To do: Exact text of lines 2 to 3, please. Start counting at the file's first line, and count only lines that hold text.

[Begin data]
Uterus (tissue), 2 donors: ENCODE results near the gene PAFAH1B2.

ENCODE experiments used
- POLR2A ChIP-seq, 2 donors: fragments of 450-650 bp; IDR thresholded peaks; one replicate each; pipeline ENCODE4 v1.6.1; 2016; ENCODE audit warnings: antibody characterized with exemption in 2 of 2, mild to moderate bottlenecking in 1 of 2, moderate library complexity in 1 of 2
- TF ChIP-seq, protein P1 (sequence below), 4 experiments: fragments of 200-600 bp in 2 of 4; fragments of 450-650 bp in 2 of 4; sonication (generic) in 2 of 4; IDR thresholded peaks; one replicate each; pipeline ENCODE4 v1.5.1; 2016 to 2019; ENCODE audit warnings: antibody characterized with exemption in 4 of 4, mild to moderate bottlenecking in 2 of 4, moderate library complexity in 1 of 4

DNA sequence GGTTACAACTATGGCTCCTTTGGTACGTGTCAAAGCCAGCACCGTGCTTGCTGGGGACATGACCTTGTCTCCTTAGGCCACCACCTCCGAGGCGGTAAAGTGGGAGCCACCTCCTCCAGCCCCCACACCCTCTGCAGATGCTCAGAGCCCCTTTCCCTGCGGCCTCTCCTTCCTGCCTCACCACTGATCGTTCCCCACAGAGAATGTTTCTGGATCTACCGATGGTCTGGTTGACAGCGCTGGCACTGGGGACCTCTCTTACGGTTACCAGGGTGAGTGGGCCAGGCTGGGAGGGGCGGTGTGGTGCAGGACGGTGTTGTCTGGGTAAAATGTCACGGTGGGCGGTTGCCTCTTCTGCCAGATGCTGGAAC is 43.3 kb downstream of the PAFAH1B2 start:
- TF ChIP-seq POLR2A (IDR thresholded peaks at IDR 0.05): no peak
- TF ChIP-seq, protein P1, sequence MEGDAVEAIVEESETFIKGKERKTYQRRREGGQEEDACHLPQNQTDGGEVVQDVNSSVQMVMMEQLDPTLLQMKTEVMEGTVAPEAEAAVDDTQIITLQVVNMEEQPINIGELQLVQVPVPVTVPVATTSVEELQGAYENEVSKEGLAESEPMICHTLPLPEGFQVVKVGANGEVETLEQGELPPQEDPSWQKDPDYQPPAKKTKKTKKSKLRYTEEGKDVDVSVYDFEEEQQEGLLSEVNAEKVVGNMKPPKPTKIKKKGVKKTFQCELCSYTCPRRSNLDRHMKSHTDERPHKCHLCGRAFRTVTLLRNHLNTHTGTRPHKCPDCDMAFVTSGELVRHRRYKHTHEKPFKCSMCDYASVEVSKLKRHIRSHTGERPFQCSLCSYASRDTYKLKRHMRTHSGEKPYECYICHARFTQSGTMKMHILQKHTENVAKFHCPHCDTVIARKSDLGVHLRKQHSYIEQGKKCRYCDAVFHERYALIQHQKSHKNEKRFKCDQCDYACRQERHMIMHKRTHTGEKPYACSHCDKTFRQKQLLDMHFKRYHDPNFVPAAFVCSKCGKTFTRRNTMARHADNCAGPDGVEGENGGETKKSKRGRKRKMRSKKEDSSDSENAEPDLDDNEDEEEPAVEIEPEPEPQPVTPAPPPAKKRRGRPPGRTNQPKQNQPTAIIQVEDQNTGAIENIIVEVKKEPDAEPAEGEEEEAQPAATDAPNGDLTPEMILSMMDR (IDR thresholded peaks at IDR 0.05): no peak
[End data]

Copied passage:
ENCODE experiments used
- POLR2A ChIP-seq, 2 donors: fragments of 450-650 bp; IDR thresholded peaks; one replicate each; pipeline ENCODE4 v1.6.1; 2016; ENCODE audit warnings: antibody characterized with exemption in 2 of 2, mild to moderate bottlenecking in 1 of 2, moderate library complexity in 1 of 2